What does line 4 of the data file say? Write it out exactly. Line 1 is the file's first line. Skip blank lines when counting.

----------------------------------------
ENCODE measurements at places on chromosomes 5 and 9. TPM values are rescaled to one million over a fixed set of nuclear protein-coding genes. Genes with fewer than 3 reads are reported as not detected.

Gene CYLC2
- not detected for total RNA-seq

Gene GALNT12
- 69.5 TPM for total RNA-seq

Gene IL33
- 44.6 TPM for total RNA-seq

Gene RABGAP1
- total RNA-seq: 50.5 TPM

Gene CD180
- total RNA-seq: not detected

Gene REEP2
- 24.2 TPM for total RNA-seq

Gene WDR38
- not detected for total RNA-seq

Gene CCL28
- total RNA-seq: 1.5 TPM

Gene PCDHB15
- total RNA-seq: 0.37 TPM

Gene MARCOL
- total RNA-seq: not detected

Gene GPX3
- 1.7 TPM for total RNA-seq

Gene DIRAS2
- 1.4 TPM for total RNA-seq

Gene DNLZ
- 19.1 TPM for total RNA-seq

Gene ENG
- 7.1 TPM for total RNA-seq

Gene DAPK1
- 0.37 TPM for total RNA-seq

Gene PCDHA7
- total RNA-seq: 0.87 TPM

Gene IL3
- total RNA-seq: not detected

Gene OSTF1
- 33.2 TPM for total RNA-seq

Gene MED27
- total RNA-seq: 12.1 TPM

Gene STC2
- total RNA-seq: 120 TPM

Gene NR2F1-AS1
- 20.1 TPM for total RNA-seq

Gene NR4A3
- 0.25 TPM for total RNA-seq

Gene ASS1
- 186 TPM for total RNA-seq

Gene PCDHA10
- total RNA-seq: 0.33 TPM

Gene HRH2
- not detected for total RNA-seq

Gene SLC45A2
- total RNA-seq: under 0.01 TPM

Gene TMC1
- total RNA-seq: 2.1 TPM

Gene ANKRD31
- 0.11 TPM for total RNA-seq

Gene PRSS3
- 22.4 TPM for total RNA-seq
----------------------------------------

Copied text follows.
Gene GALNT12